Knock me over with a feather.
For Immediate Release
Oct. 23, 2012 Office of the Premier
Ministry of Energy, Mines and Natural Gas and Minister Responsible for Housing
City of Vancouver
Four New Temporary Cold-weather Shelters in Vancouver
VANCOUVER – The B.C. government and the City of Vancouver will open four additional temporary winter shelters in Vancouver to meet the needs of those living on the streets during the cold and wet weather season.
“This agreement with the City represents our mutual commitment to help end street homelessness in our cities,” said Premier Christy Clark. “These accommodations will go a long way towards getting people off the streets and into more permanent housing. This will allow us to connect people with the support services they need so they can begin making positive changes in their lives.”
These shelters will provide over 160 spaces for the homeless between the end of November 2012 and May 2013. Raincity Housing and Support Society will operate and provide supports at the shelters and link people to housing and community based support services.
“Shelter is the single most urgent need for citizens who are homeless during the cold and wet months of winter, especially for those who live with disabilities, addiction or mental health challenges,” said Mayor Gregor Robertson. “This initiative will help more people in need connect with crucial support services and begin a journey out of homelessness. These new shelter spaces reflect our firm conviction that no one should ever be forced to sleep on the street and our commitment to ending street homelessness by 2015.”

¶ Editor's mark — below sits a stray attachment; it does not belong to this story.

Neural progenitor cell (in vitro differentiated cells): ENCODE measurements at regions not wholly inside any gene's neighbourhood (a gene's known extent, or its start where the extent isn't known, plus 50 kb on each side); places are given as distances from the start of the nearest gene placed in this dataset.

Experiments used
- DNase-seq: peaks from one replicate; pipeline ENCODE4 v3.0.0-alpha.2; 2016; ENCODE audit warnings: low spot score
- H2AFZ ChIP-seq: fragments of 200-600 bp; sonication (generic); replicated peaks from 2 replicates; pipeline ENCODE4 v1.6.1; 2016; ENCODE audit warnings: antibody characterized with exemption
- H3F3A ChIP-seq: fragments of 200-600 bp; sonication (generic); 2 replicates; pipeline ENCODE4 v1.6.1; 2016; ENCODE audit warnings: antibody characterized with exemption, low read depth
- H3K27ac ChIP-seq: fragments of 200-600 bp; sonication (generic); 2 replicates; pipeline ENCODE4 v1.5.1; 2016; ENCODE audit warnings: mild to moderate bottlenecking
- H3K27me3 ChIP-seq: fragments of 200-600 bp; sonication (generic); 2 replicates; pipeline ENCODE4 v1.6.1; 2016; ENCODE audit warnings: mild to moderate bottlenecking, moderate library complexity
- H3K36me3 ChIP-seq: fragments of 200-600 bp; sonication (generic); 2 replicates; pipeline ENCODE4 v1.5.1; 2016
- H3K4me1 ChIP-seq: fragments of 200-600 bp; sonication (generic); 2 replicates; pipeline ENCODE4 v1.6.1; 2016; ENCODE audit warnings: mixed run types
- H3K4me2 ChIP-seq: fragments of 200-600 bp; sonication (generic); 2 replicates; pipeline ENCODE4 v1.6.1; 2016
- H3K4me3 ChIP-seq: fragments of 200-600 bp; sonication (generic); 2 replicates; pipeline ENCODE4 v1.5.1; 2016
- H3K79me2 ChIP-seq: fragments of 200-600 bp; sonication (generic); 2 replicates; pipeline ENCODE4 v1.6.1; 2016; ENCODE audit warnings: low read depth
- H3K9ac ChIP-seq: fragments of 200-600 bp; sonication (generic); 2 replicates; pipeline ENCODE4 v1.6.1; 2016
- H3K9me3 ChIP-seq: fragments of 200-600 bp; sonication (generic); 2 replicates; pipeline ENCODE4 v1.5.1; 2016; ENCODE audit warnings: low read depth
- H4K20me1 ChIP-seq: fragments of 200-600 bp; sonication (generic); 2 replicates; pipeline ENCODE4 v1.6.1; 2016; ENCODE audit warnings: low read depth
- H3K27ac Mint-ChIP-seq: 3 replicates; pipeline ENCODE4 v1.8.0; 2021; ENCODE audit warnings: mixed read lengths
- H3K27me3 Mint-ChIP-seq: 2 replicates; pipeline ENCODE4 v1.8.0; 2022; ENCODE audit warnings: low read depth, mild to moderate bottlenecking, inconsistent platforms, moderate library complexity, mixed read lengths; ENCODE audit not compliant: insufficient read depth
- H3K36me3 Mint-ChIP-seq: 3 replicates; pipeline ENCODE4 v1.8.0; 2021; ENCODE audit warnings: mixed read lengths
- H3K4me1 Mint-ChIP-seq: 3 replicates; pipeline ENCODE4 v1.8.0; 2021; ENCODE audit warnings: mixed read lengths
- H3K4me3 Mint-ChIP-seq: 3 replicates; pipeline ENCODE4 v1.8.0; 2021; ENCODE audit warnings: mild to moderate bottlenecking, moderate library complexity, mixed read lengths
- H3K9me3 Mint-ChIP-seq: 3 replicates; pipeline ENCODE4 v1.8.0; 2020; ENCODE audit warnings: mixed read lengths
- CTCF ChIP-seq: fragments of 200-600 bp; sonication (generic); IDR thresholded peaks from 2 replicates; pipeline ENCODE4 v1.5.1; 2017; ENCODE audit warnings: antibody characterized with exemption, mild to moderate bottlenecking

The Province will provide up to $1.6 million in funding to operate the shelter spaces and the City will identify and provide the sites.
The B.C. government has also agreed to make funding available for 100 transition housing spaces in Vancouver that will operate for approximately 18 months while the balance of the 14 new supportive housing developments are completed. Seven of the developments are currently open. The remainder are under construction or in development. The City will provide the sites for the transition spaces.
There are 638 permanent, year-round shelter beds and approximately 200 temporary year-round HEAT shelter beds in Vancouver.
For the last three years, the government of B.C. has opened approximately 160 additional 24/7 shelter spaces in the city for the cold winter months in addition to Extreme Weather Response spaces that are available when an extreme weather alert is activated by the community. The B.C. government spends close to $24 million annually to fund services for Vancouver’s homeless. This includes permanent and temporary shelters as well as homeless outreach.
* Since launching the provincial housing strategy, Housing Matters BC, in 2006 more than 12,000 people have been helped to move off the streets and into permanent housing.
* Last fiscal year, approximately $80 million was provided to ensure that emergency shelters are available in communities throughout B.C. This includes permanent, year-round shelter beds as well as extreme weather and temporary shelter spaces.
* There are now more than 1,600 permanent year-round shelter beds in 33 communities – almost double the approximately 880 that existed in 2001.
* Funding increases since 2007 mean that most shelters are now open 24/7 – people no longer have to line up at night – they can remain safe and stable while being connected to community services including more permanent forms of housing. Ninety-five per cent of shelters also provide three meals a day.
* During the cold winter months, the B.C. government funds additional shelter spaces to ensure everyone has access to a safe, warm place at night. This past winter, more than 1,300 spaces were identified in 35 communities across British Columbia through our Extreme Weather Response program. The extreme weather shelter spaces are activated when an Extreme Weather Alert is issued the community.